Firman Balza Photo by Mike Roemer

'We might even survive this'

When Firman Balza and a friend decided to join the Navy in January 1941, his father strongly advised against it. "You know we're going to have a war," the elder Balza told his son. "You get in a war, you could get yourself killed!" Firman responded, "Pa, if I don't go in the Navy then I'm going to go someplace. Now, if I go in the Navy, you'll know where I am, and you'll know there'll be somebody there looking after me. But if I go someplace else, Pa, nobody's going to know where I am but me, myself and I."

Reluctantly, his father agreed, and on Jan. 31, 1941, Balza began training at Great Lakes. Not a year later, the 18-year-old from Green Bay, Wis., was aboard the battleship Maryland when the Japanese attacked Pearl Harbor.

Just before 8 o'clock, I'm looking out over Ford Island, talking to a first-class gunner's mate and a first-class cook. We're talking about how if the Japanese attack the fleet at Pearl Harbor and sink a ship in the channel, all these hundreds of ships in the harbor can't get out. And all of a sudden, here comes a Val dive bomber, right past the ship and over the administration building to the seaplane hangar down on the south end of the island. You saw fire and this great big puff of smoke. And then they just came like you poked your stick in a hornet's nest. From every direction there were airplanes going this way and that way. How they didn't run into each other is beyond me. For the next couple of minutes it was just one right after another.

Now, the Oklahoma's tied up to us. Bombers are coming in and they're lacing the Okie with torpedoes. They're hitting below the armor belt and opening up these great big holes like they're opening up a can of tomatoes.

"All hands, take cover!" Now, where are you going to take cover? You've got no place to run and no place to hide. Then you hear, "General quarters! All hands, man your battle stations! This is no s**t!" That's the next word you heard.

I go to my battle station and look around. I don't see anybody. Nobody shows up. So I do the things I'm supposed to do. I put the transfer switch on battery and start to crank the gun out. Then, after I get her cranked out, I say, "That doesn't make any sense. We can't shoot this thing in here anyhow. It's a surface weapon."

A bomb knocked out our forward switchboard and we lost all our electrical power to bring up ammunition from the magazines. We formed a human chain from the magazine clear on up to the boat deck and handed ammunition from one guy to the next to get it up there. That's how we functioned. We didn't stand there wondering what we were going to do next. We all did what we had to do. There was no panic. It wasn't like the movie. I heard a lot of cussing and people running here and there, but no panic. Everybody had something to do, and he was doing it.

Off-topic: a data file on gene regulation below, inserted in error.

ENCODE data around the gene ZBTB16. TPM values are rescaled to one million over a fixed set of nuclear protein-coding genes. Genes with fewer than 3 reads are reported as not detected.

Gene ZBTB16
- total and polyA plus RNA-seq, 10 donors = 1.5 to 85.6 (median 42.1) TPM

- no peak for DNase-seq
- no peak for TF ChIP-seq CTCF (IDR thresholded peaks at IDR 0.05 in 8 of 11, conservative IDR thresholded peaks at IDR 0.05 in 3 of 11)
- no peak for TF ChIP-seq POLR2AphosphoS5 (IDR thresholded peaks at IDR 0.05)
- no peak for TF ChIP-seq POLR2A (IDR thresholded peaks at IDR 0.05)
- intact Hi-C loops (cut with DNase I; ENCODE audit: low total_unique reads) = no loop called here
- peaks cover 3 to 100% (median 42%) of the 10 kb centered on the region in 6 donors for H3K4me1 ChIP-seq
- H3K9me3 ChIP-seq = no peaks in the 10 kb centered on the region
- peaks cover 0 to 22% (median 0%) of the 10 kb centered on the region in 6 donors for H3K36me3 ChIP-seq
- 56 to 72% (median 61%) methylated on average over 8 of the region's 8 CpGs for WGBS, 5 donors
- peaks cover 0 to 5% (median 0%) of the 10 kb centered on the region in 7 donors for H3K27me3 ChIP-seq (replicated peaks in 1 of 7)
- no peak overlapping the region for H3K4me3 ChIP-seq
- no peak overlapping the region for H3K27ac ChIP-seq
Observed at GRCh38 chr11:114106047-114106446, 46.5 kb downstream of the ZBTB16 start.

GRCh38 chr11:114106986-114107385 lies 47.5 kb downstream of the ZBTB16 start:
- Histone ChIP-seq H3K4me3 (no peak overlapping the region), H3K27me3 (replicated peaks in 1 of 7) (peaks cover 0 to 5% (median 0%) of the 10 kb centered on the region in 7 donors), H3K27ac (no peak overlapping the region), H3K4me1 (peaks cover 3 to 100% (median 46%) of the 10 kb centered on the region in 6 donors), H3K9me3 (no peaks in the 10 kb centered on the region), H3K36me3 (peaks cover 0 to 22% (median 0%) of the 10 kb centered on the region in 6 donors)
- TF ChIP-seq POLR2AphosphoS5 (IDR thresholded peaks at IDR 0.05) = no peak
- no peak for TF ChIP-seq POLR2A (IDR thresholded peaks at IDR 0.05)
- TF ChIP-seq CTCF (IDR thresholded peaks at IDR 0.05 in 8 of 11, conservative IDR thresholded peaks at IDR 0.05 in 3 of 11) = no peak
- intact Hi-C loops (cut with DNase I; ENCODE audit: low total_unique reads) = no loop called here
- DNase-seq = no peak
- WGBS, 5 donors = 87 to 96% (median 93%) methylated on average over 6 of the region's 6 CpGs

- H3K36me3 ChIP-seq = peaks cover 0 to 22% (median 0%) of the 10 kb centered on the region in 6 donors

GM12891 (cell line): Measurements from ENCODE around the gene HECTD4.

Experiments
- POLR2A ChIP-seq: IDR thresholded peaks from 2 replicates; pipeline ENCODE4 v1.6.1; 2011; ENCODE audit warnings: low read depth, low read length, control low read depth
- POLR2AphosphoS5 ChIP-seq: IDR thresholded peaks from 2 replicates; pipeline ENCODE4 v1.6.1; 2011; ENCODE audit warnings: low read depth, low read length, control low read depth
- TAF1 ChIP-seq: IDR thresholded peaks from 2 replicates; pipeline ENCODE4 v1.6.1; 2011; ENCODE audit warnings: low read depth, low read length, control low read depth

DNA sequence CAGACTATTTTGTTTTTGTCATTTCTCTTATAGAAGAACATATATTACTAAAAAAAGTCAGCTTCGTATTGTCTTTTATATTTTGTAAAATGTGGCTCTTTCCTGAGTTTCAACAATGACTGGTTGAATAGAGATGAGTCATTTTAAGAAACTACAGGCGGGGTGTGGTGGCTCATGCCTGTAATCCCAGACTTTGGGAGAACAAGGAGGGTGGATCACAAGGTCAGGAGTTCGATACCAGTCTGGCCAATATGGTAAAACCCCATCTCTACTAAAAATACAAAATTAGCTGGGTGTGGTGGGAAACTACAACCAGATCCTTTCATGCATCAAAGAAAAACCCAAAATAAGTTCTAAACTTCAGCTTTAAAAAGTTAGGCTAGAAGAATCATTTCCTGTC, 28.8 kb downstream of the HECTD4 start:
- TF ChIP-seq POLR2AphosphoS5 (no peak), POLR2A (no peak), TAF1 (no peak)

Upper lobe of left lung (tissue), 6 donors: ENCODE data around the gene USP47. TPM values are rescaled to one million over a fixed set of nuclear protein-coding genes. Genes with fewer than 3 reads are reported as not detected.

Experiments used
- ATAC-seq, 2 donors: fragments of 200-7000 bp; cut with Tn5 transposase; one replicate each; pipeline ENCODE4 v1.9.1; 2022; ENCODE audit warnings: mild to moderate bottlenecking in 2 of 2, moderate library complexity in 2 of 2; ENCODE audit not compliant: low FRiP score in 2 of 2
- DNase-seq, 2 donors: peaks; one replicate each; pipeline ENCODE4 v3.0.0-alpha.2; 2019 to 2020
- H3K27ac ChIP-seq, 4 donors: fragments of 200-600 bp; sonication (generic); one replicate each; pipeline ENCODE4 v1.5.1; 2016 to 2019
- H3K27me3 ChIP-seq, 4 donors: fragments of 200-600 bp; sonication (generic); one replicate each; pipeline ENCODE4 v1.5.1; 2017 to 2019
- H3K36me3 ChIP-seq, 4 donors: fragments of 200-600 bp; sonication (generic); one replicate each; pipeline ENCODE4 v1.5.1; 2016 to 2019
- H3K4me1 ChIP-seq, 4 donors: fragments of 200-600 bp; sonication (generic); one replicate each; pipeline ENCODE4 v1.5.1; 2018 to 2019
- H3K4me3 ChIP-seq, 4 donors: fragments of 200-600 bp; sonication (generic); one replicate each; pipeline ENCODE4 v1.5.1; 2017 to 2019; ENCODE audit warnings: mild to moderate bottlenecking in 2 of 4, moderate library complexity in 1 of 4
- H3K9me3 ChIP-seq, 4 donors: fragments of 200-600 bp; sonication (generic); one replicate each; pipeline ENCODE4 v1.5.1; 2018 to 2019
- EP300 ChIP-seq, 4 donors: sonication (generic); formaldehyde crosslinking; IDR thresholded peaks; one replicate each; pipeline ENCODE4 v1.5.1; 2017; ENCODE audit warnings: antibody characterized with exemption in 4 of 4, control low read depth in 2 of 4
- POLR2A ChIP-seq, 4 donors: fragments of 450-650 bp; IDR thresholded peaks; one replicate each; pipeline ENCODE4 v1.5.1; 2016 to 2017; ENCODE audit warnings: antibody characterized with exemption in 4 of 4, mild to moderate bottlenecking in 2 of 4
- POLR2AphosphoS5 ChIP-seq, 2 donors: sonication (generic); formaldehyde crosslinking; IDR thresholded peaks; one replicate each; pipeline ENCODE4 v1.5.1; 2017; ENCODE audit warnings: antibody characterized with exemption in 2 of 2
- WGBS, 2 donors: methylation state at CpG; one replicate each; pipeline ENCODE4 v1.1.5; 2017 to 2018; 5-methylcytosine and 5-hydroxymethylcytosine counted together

By 2:30 in the afternoon, we're standing knee-deep in oil and fire, and a whole bunch of ships are sunk and damaged. I find out the bomb that hit the forecastle killed my division officer in the foretop. A piece of shrapnel hit him in the vein and he bled to death. They had lowered him out of the foretop onto the signal bridge and put him in the laundry, and covered him up with a mattress cover. When they tell me where he is, I say, "Well, I'm going to go down and see him." So I go down to the laundry, and all I see is his hand sticking out from underneath. I was so sick to my stomach I didn't eat for three days. To see that young officer there underneath that mattress cover ... Howard Crow was a nice officer from Texas, a very nice man, he was going to marry a girl, and there he is, laying there dead.

All over the place, dead people ... oh my God, every place you looked, their skin burned off. After they're in the water for a few days they're swelled up and blue. Guys went around in a motor boat picking up these dead bodies. They would be covered with oil, just black. They would get a boat loaded and then pitch them up on a dock and from there into a dump truck, like they were hauling cordwood - people who either drowned or got burned so bad they couldn't fend for themselves. Some got blown off the ship, some jumped off the ship, some of them didn't have no place to go but jump off.

We were trying to rescue those poor devils who were in that overturned hull right next to us. First we tried cutting with a burning torch. The hull was an inch thick. When we finally got inside we let the air out, and then what happens? The air comes out and the water comes in, and we drowned them poor souls. Then we got a smoldering cork bulkhead burning in there, and before you know it we had fire down below and smoke is coming out of the hole. Then we realized we couldn't cut them out, we had to go in there with chipping hammers that they used for knocking rivets off. These were not welded hulls, they were riveted, so by cutting the rivets off and prying the plates off we did manage to save 32 or so people. The rest drowned.

All I could say to the guy next to me was, "Now what?" All I knew was we were in the war. We've got something stirred up here, and maybe, if we're fortunate enough, we might even survive this.